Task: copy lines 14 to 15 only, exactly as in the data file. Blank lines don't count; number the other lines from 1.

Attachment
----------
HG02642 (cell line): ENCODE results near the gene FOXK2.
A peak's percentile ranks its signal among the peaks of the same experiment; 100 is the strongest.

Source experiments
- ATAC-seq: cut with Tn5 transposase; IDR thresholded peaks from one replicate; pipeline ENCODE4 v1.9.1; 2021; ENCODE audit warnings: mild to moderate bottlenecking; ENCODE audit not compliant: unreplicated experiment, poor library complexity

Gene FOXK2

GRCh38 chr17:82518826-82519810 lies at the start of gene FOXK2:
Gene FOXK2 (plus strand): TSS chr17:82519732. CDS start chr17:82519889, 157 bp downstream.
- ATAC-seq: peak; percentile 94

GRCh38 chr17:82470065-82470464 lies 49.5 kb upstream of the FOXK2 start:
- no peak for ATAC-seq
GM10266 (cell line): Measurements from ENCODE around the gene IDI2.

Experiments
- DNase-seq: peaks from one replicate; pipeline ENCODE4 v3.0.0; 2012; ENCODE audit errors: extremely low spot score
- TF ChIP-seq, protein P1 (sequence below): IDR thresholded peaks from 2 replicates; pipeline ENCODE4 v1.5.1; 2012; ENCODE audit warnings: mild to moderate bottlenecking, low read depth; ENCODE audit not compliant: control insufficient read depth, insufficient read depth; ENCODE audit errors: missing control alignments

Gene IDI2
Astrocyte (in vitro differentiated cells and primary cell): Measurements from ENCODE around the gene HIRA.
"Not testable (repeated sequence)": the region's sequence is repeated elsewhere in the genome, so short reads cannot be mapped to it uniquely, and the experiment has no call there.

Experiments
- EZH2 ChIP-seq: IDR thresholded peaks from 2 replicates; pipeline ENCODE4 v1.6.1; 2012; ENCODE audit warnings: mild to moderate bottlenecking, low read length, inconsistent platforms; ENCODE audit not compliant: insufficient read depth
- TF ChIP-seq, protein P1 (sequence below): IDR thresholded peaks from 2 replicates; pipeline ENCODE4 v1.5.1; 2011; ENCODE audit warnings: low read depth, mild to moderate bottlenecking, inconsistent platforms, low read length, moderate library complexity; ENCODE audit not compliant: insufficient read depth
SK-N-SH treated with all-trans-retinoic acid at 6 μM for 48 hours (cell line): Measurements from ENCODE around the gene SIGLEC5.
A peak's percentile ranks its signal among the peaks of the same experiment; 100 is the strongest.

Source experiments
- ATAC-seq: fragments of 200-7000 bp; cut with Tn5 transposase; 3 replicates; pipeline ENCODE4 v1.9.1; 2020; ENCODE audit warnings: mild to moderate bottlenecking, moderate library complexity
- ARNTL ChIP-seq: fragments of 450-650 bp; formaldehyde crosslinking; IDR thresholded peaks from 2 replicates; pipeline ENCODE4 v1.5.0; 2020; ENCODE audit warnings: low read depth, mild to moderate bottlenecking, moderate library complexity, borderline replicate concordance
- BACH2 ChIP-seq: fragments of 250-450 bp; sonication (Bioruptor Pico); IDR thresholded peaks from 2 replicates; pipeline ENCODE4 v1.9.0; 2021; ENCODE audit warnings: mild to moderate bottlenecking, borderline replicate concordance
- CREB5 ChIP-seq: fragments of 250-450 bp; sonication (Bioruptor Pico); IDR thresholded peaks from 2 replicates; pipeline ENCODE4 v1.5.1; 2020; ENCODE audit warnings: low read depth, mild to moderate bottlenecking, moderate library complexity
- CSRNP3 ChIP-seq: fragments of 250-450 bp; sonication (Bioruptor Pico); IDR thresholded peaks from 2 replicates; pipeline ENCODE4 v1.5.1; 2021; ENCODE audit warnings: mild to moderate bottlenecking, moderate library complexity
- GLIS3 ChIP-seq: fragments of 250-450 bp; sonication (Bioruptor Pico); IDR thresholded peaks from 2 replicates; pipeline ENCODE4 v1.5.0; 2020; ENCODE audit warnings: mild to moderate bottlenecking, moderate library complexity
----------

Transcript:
- TF ChIP-seq, protein P1 (sequence below): IDR thresholded peaks from 2 replicates; pipeline ENCODE4 v1.5.1; 2012; ENCODE audit warnings: mild to moderate bottlenecking, low read depth; ENCODE audit not compliant: control insufficient read depth, insufficient read depth; ENCODE audit errors: missing control alignments

Gene IDI2